Bitcoin Fog Operator Challenges “Excessive” $395M Crypto Forfeiture Request in Money Laundering Case

News | July 5, 2024 By:

On Friday, June 21, 2024, Roman Sterlingov filed a memorandum in opposition to the government’s motion for a preliminary order of forfeiture in his criminal case. Sterlingov has been convicted of money laundering and operating an unlicensed money-transmitting business in connection with his role in operating a cryptocurrency mixing service called Bitcoin Fog between 2011 and 2021.

In the memorandum, Sterlingov argued that the $395 million forfeiture amount sought by prosecutors is excessively disproportionate and violates the Eighth Amendment prohibition against excessive fines. If ordered, it would represent one of the largest criminal forfeiture judgments in U.S. history. However, Sterlingov’s lawyers claim there is no evidence he personally received more than $12 million in fees from operating the mixing service over a decade.

Cryptocurrency mixing or churning services like Bitcoin Fog allow users to obfuscate the transaction history of cryptocurrencies like Bitcoin, improving financial privacy but also potentially aiding criminal activity. However, Sterlingov’s filing asserts that most users of such services do so for legitimate privacy purposes, and the government has not proven the majority of funds passing through Bitcoin Fog were connected to illicit activity.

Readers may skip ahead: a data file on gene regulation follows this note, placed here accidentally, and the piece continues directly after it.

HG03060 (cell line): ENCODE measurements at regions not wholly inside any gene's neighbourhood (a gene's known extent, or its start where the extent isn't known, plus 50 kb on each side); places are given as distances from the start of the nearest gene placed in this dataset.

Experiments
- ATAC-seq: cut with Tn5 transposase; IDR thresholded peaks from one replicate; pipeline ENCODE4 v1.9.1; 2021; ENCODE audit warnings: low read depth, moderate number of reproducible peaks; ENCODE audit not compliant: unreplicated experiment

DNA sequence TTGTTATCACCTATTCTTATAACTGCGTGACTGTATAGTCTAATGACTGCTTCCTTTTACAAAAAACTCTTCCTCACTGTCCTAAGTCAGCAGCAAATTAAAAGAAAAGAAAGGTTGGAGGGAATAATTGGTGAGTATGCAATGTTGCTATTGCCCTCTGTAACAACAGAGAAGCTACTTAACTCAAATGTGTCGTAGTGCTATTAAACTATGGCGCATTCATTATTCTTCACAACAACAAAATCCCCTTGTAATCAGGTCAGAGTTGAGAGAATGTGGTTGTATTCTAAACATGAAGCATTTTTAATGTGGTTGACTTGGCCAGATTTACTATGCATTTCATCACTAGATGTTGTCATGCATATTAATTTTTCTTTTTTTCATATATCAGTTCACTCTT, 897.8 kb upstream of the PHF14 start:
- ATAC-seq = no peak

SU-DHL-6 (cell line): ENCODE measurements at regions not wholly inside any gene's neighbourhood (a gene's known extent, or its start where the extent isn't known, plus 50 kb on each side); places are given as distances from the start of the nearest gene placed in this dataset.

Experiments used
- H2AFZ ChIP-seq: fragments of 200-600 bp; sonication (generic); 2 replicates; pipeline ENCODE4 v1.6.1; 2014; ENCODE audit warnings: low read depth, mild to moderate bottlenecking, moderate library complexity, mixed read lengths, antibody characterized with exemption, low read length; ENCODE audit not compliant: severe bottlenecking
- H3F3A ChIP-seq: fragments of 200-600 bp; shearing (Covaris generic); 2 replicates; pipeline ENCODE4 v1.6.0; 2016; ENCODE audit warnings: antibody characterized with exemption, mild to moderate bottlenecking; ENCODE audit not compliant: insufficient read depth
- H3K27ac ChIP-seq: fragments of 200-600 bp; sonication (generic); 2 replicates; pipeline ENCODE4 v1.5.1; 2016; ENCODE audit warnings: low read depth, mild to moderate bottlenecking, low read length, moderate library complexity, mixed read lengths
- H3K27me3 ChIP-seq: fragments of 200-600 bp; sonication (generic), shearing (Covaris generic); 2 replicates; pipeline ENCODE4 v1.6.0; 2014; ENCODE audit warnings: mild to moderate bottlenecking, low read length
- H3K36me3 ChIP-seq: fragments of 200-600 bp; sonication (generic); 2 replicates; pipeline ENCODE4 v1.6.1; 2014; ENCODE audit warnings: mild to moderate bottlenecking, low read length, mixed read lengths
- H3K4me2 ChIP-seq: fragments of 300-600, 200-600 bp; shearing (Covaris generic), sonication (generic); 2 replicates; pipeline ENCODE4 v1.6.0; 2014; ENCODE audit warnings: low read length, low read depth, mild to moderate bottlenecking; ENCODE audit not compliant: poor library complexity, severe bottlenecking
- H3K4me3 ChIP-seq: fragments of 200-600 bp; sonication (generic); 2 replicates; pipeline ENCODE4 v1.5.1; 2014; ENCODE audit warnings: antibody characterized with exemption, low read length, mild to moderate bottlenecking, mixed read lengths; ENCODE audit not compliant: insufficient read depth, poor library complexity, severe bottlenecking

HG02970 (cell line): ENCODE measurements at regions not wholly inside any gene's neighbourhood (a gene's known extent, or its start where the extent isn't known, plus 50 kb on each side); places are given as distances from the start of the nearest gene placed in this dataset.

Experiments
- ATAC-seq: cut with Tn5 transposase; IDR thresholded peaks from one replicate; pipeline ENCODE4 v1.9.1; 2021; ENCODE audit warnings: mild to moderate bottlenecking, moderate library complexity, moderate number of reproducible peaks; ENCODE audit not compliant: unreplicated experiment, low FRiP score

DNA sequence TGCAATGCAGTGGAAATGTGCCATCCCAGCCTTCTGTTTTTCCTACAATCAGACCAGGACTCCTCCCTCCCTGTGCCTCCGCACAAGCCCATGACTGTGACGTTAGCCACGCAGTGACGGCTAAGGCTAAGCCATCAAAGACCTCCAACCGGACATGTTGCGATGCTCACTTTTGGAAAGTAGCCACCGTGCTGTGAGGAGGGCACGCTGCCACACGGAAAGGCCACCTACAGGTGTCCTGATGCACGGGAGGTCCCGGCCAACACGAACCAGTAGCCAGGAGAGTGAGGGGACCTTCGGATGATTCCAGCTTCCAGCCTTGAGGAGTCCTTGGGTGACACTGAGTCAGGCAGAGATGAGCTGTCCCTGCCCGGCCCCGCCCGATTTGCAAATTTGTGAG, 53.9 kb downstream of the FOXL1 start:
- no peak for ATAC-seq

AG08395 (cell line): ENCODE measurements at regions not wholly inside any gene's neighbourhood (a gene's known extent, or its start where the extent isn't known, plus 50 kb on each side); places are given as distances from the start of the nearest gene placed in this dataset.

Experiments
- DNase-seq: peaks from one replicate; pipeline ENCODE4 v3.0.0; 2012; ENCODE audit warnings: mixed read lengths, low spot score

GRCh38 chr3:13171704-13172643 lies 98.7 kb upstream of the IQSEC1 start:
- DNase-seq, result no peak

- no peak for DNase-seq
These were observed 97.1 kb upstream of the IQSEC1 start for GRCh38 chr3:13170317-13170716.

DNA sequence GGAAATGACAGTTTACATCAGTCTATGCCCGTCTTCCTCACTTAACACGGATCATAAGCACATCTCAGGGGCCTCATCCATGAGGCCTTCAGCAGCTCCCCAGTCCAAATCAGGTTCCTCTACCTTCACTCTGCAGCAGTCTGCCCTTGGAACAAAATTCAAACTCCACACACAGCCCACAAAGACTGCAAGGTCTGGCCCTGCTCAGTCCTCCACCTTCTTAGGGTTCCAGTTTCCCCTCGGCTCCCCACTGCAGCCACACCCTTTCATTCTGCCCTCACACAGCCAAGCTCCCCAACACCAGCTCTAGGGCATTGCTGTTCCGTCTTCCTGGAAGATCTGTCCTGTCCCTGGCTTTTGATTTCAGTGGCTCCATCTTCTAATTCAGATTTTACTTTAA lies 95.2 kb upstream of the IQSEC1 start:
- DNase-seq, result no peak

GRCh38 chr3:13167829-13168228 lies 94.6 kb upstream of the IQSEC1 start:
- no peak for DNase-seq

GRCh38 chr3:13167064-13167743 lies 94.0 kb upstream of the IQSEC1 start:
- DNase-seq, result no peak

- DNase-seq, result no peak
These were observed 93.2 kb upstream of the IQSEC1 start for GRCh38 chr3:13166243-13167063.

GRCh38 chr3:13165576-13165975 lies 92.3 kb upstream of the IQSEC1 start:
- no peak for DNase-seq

The memorandum also alleges the government is double counting funds by including amounts already seized from other darknet market operators and individuals prosecuted for using Bitcoin Fog to launder criminal proceeds. Notable cases included the takedown of darknet marketplace Silk Road. Sterlingov’s lawyers argue he cannot be ordered to forfeit assets he never acquired and were already confiscated by law enforcement.

The filing further claims the government has not met its evidentiary burden to show Sterlingov ever had access to or control over the specific cryptocurrency wallets implicated in the $395 million figure. No private keys, server logs, or other direct evidence was presented demonstrating his dominance over the servers and addresses associated with Bitcoin Fog transactions.

Sterlingov is asking the court to either deny the forfeiture motion entirely or compel the government to provide a full accounting of already seized illicit funds from the darknet market operators and criminals who patronized Bitcoin Fog. The memorandum states that considering applicable case law, joint and several liability is improper for criminal forfeiture judgments.

Please contact BlockTribune for access to a copy of this filing.